The medical community needs something akin to an aviation flight simulator. A flight simulator allows the pilot to experience in-flight emergencies in real-time, such as partial engine failure. They can apply in-flight emergency procedures to attempt to recover the aircraft’s loss of power, control, etc. If they fail and the plane does not recover, no one dies! The “Reset” button gets hit and they try again. Similarly, today’s COVID-19 medical business environment requires a simulation tool allowing for the real-time application of potential solutions with immediate feedback and a “Reset” button. The simulator needs to forecast financial viability based on the practice’s decisions projected on a month to month basis and not simply Net Revenue at year’s end.
Follow Up Critical Question: How many weeks will the practice lack Operational Cash and to what degree?
It comes down to this: What does the gap in Operational Cash look like? Most of the practice’s “BC” (before COVID-19) revenue should have been collected by now, or soon will be (given 30-45 Days in AR). The BC money is likely what the practice has been using for Operating Cash since the shutdown. For many, the cash has been spent. Most will have seen a 4-6 week dearth in billable services since the mid-March shut down. If there was not enough Operating Cash going into the COVID-19 crisis, and if government assistance is insufficient or delayed, the practice could be faced with insolvency a scant few weeks from now. The potential revenue lag will likely result in an Operating Cash gap the likes of which the practice has not seen.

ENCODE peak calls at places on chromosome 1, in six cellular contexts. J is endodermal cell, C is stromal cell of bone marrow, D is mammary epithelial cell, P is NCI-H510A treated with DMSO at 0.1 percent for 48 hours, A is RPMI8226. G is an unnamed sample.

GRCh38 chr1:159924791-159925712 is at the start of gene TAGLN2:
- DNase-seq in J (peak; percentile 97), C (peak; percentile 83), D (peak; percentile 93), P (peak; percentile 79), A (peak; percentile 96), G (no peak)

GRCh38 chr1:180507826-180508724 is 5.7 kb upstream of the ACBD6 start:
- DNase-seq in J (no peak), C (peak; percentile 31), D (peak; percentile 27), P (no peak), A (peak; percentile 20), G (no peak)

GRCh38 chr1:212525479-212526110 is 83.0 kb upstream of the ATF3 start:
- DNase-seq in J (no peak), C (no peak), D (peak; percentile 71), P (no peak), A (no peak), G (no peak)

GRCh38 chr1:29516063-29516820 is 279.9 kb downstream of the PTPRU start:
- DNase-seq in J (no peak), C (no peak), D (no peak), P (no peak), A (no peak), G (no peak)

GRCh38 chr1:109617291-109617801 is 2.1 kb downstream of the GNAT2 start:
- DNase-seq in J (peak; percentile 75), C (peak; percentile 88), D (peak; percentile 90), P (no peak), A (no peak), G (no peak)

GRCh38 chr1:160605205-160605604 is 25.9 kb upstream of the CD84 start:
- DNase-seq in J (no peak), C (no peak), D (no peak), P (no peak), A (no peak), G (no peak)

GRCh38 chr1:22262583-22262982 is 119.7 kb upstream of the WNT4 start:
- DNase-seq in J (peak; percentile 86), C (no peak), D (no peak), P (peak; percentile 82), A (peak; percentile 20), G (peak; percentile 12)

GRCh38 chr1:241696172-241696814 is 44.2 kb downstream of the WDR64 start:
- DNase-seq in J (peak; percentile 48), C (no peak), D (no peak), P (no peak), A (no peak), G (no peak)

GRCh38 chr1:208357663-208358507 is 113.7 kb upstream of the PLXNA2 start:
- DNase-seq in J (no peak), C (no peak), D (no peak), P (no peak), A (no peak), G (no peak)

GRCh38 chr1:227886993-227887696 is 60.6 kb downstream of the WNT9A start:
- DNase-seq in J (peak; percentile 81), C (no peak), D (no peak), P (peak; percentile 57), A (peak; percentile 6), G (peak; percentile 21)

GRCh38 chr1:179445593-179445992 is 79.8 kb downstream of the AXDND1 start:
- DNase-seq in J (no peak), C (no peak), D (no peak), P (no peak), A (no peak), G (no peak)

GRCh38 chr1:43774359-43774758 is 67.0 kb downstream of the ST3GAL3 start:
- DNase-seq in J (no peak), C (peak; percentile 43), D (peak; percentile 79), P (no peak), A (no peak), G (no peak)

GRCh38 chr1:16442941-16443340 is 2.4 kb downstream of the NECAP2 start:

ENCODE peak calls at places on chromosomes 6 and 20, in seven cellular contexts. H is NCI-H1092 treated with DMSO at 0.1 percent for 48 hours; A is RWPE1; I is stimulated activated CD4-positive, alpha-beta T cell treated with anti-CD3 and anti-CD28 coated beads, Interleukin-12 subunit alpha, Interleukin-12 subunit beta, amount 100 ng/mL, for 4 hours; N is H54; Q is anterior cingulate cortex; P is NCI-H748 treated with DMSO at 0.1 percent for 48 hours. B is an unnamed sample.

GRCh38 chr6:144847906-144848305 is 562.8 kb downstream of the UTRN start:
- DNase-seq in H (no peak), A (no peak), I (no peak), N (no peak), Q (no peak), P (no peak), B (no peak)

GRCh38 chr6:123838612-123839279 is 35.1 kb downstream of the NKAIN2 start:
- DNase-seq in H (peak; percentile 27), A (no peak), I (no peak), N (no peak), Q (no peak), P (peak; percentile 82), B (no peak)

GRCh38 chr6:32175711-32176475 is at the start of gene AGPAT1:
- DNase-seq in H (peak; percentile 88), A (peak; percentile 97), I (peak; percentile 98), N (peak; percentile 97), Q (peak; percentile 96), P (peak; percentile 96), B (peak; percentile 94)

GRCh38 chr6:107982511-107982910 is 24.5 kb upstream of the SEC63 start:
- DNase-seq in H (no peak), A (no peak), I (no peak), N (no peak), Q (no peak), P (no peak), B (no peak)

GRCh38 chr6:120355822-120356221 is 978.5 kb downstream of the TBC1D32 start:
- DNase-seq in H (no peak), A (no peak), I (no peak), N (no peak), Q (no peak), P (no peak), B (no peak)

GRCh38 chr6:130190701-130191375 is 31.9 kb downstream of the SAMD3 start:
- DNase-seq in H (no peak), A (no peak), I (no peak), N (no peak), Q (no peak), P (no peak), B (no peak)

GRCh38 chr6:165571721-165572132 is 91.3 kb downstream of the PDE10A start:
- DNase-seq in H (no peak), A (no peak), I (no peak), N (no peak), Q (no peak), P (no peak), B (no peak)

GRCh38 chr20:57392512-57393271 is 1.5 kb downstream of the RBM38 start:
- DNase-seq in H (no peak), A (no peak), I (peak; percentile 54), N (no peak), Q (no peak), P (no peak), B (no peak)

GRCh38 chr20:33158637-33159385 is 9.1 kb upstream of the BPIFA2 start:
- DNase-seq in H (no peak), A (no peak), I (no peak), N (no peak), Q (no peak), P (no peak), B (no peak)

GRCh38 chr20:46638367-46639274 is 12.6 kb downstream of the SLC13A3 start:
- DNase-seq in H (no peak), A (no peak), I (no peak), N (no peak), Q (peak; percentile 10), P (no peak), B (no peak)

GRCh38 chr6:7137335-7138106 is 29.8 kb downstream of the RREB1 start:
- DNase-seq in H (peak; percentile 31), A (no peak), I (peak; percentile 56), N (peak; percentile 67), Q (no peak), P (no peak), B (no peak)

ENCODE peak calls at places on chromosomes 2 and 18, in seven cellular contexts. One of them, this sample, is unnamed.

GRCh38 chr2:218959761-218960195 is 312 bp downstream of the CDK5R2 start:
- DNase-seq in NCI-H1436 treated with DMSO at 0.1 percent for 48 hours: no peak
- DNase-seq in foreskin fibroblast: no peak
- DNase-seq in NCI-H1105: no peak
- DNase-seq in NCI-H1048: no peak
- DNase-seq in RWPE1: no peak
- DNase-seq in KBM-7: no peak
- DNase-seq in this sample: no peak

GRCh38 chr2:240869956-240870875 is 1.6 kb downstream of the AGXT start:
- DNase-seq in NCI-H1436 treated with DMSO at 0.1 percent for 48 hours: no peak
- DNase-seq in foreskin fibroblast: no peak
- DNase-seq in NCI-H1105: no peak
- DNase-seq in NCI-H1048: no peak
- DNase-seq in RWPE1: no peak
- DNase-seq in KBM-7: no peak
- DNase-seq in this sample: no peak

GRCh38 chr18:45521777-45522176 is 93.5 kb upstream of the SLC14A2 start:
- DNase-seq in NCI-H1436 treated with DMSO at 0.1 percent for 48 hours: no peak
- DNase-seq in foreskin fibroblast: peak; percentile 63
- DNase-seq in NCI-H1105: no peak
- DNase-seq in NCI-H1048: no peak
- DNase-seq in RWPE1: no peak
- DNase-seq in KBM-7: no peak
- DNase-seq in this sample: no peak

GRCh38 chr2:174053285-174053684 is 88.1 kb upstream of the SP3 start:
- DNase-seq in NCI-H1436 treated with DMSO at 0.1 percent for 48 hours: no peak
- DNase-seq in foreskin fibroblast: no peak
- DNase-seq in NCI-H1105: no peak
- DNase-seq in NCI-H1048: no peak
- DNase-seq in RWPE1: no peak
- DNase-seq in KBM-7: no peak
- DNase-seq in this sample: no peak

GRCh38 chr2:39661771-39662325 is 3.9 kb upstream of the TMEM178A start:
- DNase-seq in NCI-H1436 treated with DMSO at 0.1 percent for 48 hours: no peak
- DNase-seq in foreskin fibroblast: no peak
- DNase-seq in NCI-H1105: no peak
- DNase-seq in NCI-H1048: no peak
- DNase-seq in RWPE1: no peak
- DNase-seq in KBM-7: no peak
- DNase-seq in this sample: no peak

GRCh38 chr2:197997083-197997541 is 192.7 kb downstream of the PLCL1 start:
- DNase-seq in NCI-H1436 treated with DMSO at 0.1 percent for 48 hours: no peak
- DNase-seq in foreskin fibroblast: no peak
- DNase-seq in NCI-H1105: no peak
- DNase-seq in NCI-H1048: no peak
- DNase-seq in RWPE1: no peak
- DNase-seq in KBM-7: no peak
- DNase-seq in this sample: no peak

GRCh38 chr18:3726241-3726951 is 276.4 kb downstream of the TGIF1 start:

The Quick and Dirty Math: The Practice needs somewhere between 8-12 weeks of Operating Cash needed NOW!
Assume the BC accounts are collected, and the money is largely spent. Then assume 4-6 weeks of reduced services + post-shutdown services… but another 4-6 weeks of AR ramp-up to refill the payment “pipeline” = somewhere between 8-12 weeks of Operating Cash needed NOW (if expenses did not change). However, the calculation is anything but a static estimate. What happens next, and next… (ad nauseam) changes the math on a monthly, even weekly basis.
The 3-Second Rule: The first reaction is often not the best option. Look for the best solution.
Pilots have a “3-Second Rule” when faced with a critical in-flight emergency, the initial tendency is for the pilot to “Do something!” immediately (in 1 second or less). However, the first reaction is often not the best option. Pilots are taught to take 3 seconds and THINK about the best solution. The little extra time can make the difference between a bad outcome and an acceptable, even good, outcome. In the case of the medical practice facing a foreseeable Operating Cash crisis… take the time to think through the options. Put aside the first thing that comes to mind. Look for multiple options/solutions and “simulate” them financially in a dynamic vs. static business model. It is OK to fail at a simulated solution. Hit the “Reset” button and try again. Don’t give up and keep flying the plane! (“Keep Flying the Plane” is the 1st rule in an in-flight emergency)
About the Author - Grant Scott, MA
Grant Scott is the Founder and President of Accord Healthcare & Business Consulting.
Grant leverages 25 years of experience in anesthesia, pain, and critical care medicine to help small and medium-sized practices & businesses make the best decisions based on interactive predictive business modeling using expert advice coupled with the COVID-19 Business Flight Simulator or, depending on client needs, CashFlowTool (the #1 rated cash flow app on QuickBooks Marketplace). Helping the medical/business community meet the COVID-19 Crisis head-on.